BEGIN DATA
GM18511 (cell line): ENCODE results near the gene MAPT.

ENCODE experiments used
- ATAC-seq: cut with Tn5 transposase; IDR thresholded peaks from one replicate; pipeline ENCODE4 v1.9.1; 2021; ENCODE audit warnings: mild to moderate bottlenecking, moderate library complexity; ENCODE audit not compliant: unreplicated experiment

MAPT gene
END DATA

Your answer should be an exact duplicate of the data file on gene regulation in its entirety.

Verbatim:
GM18511 (cell line): ENCODE results near the gene MAPT.

ENCODE experiments used
- ATAC-seq: cut with Tn5 transposase; IDR thresholded peaks from one replicate; pipeline ENCODE4 v1.9.1; 2021; ENCODE audit warnings: mild to moderate bottlenecking, moderate library complexity; ENCODE audit not compliant: unreplicated experiment

MAPT gene